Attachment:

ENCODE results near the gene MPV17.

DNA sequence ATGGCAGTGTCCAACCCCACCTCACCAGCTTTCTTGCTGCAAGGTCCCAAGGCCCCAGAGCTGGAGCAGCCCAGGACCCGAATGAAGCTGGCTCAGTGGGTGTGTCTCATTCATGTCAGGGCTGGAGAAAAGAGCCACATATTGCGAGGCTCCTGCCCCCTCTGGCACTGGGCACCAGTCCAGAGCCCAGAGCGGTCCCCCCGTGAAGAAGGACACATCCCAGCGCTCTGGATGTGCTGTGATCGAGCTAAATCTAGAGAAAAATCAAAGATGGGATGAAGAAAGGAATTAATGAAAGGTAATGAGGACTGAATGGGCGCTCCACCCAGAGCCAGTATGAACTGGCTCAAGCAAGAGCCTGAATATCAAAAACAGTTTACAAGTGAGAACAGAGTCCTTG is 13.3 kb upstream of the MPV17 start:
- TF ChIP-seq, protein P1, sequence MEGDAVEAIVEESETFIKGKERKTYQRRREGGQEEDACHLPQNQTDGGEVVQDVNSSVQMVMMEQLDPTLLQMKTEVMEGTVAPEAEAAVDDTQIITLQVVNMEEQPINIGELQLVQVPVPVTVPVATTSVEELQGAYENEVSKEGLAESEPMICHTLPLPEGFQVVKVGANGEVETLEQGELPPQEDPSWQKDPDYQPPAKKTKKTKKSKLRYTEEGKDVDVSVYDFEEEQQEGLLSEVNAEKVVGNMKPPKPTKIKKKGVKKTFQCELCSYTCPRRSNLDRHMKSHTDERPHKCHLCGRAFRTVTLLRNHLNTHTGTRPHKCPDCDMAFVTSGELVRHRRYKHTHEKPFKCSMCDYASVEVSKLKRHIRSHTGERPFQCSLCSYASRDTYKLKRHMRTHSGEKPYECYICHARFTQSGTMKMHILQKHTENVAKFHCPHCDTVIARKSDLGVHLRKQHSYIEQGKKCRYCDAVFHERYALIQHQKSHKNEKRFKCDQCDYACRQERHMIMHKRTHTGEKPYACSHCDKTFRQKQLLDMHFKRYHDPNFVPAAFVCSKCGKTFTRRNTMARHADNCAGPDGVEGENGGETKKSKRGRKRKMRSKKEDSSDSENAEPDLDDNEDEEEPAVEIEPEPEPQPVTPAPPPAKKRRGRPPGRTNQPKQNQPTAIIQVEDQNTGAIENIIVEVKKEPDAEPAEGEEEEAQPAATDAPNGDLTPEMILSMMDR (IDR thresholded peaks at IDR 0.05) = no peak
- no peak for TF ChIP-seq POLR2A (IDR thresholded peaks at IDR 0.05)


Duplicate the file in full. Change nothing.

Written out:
ENCODE results near the gene MPV17.

DNA sequence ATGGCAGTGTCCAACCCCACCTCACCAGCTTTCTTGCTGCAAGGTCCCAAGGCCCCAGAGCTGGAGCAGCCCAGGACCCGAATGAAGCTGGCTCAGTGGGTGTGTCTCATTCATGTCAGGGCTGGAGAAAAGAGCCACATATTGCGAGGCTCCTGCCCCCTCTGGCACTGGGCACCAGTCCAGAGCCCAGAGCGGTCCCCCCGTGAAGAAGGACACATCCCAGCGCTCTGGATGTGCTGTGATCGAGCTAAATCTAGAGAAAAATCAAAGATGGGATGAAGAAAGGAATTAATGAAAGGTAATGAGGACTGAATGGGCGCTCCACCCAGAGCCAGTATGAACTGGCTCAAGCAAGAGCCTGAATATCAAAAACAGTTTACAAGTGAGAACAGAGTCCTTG is 13.3 kb upstream of the MPV17 start:
- TF ChIP-seq, protein P1, sequence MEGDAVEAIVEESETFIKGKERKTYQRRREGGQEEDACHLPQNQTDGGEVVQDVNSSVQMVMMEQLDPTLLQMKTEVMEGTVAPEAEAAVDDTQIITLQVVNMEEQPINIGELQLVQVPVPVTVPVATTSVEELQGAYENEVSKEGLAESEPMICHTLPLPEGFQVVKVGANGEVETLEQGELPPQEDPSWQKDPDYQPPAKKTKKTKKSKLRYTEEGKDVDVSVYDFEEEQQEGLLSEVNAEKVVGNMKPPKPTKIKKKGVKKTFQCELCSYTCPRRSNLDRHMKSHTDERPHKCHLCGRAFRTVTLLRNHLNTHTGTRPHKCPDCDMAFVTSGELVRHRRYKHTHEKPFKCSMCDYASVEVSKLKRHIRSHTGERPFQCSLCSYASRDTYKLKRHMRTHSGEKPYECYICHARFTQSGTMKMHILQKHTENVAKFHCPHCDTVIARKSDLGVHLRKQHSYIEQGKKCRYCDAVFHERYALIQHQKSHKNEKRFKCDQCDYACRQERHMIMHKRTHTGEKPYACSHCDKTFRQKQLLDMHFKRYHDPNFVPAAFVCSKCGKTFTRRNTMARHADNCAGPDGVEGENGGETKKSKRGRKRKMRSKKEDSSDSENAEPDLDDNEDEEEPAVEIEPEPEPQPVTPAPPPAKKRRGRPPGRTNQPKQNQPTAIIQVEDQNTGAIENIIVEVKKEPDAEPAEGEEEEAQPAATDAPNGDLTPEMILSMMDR (IDR thresholded peaks at IDR 0.05) = no peak
- no peak for TF ChIP-seq POLR2A (IDR thresholded peaks at IDR 0.05)